Court Watch 3-2014


[17th February 2014]

Judicial Service Commission and Improved Court Performance

New Members of the Judicial Service Commission

Under the new Constitution the Judicial Service Commission has been expanded to twelve members, double its former maximum of six.  Its responsibilities have been increased, and it “must conduct its business in a just, fair and transparent manner” [Constitution, sections 189-191].   New members of the Commission were sworn in by the Chief Justice at a ceremony at the Constitutional Court on 3rd February.  The Commission’s membership is now as follows:

Ex officio members

Chief Justice Godfrey Chidyausiku

Deputy Chief Justice Luke Malaba

Judge-President George Chiweshe

Attorney-General [vacant, awaiting appointment of Attorney-General]

Chief Magistrate Mishrod Guvamombe

Chairperson of the Civil Service Commission Dr Mariyawanda Nzuwah

One judge nominated by judges

Justice Happias Zhou

Three legal practitioners designated by Law Society of Zimbabwe

Mr Lloyd Mhishi

Mrs Priscilla Madzonga

Mr Josphat Tshuma

Law professor/senior lecturer designated by university law teachers


Accountant designated by Public Accountants and Auditors Board

Mrs Priscilla Mutembwa.

Judicial Service Commission as Administrator of the Judicial Service

The Judicial Service Commission was originally an advisory and consultative body only.  But this changed dramatically with the coming into force of the Judicial Service Act in June 2010.  The Act severed the magistracy from the Public Service and resulted in the Commission assuming responsibility for the administration and supervision of the Judicial Service as a whole [including control of the funds appropriated by Parliament for the Judicial Service, court property and donated funds]; this had previously been the responsibility of the Ministry of Justice.  Similarly, the Commission took over from the Public Service Commission the responsibility of fixing the conditions of service of the magistracy and the support staff of the Judicial Service.  These were major steps towards the achievement of a judiciary independent at all its levels.  .

The new Judicial Service set-up has resulted in improved infrastructure and working conditions, higher morale amongst judicial officers and their support staff and increasing efficiency in the court system.  The donor community and other benefactors have shown greater readiness to assist a self-administered judicial service.  Gradual progress has been reflected in addresses given by the Chief Justice at the annual January ceremonies to open the legal year in 2011, 2012 and 2013.  In January this year, too, the Chief Justice was able to report continuing progress, as follows.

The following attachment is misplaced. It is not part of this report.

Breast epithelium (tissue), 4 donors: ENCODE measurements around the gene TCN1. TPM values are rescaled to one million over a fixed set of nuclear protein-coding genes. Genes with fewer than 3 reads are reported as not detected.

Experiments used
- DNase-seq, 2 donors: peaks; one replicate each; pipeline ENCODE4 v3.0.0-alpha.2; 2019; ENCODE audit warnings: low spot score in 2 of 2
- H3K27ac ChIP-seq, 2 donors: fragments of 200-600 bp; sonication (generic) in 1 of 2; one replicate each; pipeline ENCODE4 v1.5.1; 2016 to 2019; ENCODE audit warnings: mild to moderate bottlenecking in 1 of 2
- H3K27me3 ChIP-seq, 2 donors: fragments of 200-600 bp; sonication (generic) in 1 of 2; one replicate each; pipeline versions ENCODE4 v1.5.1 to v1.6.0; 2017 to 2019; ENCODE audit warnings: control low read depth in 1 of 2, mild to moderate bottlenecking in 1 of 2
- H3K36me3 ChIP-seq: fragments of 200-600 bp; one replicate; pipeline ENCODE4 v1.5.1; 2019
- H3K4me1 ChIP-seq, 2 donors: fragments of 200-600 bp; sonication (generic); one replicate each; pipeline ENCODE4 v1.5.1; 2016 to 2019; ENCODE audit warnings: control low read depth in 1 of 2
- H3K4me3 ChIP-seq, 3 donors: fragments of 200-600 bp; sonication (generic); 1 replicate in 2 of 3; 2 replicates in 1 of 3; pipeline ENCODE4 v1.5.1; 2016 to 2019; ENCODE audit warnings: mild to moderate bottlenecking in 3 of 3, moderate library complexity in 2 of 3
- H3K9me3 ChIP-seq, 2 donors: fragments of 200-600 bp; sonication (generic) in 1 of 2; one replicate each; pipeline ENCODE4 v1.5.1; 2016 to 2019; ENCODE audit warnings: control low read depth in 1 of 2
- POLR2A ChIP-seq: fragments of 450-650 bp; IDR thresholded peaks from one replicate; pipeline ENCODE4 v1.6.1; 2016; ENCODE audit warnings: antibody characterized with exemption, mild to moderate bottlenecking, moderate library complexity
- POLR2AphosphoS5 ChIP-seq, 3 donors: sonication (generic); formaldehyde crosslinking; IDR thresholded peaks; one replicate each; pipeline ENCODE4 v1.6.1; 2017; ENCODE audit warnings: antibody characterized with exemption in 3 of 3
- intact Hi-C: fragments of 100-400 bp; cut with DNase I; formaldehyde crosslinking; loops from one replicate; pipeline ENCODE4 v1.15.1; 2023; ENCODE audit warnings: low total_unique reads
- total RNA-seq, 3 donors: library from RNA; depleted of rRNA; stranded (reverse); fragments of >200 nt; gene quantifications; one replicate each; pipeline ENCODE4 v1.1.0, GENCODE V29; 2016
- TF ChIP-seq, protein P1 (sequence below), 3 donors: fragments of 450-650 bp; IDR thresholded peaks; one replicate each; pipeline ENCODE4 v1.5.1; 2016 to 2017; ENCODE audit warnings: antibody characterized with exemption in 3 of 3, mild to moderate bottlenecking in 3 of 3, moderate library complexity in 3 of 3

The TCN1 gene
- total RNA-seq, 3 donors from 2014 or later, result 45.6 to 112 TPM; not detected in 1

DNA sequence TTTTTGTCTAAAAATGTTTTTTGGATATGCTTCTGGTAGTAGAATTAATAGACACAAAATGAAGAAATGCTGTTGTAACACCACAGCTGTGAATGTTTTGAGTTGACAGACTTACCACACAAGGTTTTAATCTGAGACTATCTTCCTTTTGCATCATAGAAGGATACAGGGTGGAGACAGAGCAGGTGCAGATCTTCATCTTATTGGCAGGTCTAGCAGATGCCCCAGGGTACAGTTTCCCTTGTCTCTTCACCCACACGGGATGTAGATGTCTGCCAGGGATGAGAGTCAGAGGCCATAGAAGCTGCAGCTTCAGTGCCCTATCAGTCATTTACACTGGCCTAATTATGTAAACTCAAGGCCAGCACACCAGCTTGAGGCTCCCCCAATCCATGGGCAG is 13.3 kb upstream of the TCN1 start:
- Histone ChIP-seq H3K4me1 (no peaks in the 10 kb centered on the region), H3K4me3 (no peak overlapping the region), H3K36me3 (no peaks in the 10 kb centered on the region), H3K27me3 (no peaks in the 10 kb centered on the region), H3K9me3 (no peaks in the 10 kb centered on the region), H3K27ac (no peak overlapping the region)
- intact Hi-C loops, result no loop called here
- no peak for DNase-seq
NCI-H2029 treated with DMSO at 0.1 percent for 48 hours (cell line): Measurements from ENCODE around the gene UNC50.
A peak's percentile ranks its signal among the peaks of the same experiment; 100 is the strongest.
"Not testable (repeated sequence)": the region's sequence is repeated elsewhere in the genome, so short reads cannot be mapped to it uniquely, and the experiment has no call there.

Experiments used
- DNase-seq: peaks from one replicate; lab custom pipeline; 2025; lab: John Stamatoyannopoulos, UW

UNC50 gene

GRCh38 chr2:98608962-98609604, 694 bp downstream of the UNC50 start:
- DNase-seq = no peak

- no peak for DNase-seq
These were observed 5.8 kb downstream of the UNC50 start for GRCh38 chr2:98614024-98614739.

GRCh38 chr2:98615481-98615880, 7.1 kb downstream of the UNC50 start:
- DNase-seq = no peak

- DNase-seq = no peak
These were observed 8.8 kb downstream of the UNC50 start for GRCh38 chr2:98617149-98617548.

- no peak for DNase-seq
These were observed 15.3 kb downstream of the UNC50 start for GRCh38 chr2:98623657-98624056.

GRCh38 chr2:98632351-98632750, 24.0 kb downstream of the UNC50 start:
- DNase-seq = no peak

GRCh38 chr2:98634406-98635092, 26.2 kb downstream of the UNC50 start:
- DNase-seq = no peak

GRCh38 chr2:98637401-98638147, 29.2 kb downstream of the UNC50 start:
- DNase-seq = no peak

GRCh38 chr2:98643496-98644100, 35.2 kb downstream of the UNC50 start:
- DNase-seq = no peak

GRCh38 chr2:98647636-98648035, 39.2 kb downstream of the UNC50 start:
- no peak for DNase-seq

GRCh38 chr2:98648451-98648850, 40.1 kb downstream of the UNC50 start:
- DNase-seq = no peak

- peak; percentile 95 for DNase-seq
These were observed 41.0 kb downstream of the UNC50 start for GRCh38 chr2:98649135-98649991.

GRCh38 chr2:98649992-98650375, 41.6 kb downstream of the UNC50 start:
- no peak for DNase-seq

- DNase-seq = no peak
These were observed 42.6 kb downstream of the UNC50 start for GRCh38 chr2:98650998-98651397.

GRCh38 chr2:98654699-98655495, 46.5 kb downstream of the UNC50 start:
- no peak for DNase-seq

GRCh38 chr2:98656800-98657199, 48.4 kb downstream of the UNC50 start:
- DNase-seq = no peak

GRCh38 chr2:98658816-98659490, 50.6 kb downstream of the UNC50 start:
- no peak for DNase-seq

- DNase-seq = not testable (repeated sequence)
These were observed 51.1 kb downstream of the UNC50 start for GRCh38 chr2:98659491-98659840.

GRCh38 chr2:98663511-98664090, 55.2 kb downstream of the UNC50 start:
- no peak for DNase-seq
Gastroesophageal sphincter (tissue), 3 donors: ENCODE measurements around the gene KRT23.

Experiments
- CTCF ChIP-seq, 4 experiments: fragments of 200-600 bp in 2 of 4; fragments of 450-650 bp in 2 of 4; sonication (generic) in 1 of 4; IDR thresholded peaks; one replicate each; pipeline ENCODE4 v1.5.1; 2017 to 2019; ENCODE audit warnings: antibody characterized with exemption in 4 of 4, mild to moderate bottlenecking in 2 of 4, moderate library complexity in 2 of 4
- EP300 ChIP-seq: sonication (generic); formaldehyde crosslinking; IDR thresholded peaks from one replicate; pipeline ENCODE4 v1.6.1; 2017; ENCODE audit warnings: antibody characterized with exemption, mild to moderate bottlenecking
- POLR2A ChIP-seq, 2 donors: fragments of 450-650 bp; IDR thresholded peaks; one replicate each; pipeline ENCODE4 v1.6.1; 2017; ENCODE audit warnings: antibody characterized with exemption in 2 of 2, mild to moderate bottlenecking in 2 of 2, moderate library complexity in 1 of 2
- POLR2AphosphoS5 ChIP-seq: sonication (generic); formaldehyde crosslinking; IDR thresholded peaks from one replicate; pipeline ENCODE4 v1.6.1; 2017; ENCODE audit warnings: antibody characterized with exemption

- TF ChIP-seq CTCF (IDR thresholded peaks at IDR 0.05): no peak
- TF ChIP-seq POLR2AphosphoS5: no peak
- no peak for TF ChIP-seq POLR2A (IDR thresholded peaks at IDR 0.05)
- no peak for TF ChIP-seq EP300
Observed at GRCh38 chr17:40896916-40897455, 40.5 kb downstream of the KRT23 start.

Chief Justice’s Address at the Opening of the 2014 Legal Year

On 13th January, in Harare, Chief Justice Chidyausiku presided over the High Court ceremony to mark the opening of the legal year.  He described the ceremony as:

an acknowledgement by the judiciary that judicial authority derives from the people of Zimbabwe and that the judiciary is in consequence thereof accountable to the people in its performance of the judicial function.” 

The primary obligation of the courts, he said, is to give effective service to all litigants that seek justice from them.

Theme  The Chief Justice therefore made Effective Service Delivery the theme of his address.

Performance of the Courts in 2013

Elaborating on this theme, the Chief Justice dealt with the performance of the courts during 2013, starting with the highest court in the land, the Constitutional Court, and descending through the court hierarchy.

Constitutional Court

This new court, created by the new Constitution, came into being on 22nd May, with both appellate and original jurisdiction in constitutional matters.  It will eventually be an entirely separate court with its own nine judges, but until 22nd May 2020 judges of the Supreme Court must double as judges of the Constitutional Court [Constitution, Sixth Schedule, paragraph 18]

The court inherited responsibility for finalising the Supreme Court’s 30 uncompleted constitutional cases and by the end of 2013 had received 81 new cases, of which 50 were lodged between June and September – an influx, the Chief Justice said, which was clearly occasioned by the July harmonised elections.  24 out of these 111 cases were disposed of, leaving the court to start 2014 with a backlog of 87 cases. 

Remedying the backlog: The Chief Justice said that non-prosecution of constitutional cases had been a major contributing factor to the backlog [this included land cases brought under the old Constitution in which there had been little movement]; he was referring to cases lodged for “ulterior motives, with no intention whatsoever of pursuing the matter to finality”.  [Such cases tend to leave proceedings in lower courts indefinitely suspended, or lower court decisions unimplemented, to the benefit of appellant but the prejudice of the other party and the court system.].  Accordingly, he said, the court’s Registrar was working on reforms intended to:

  • achieve “swift and smooth movement” of constitutional cases, and
  • ensure that ”all approaches to the Constitutional Court are genuine requests to have a constitutional injustice redressed and the Constitution respected”.  

The Law Society of Zimbabwe and the offices of the Attorney-General and Prosecutor-General would be consulted before the reforms were implemented.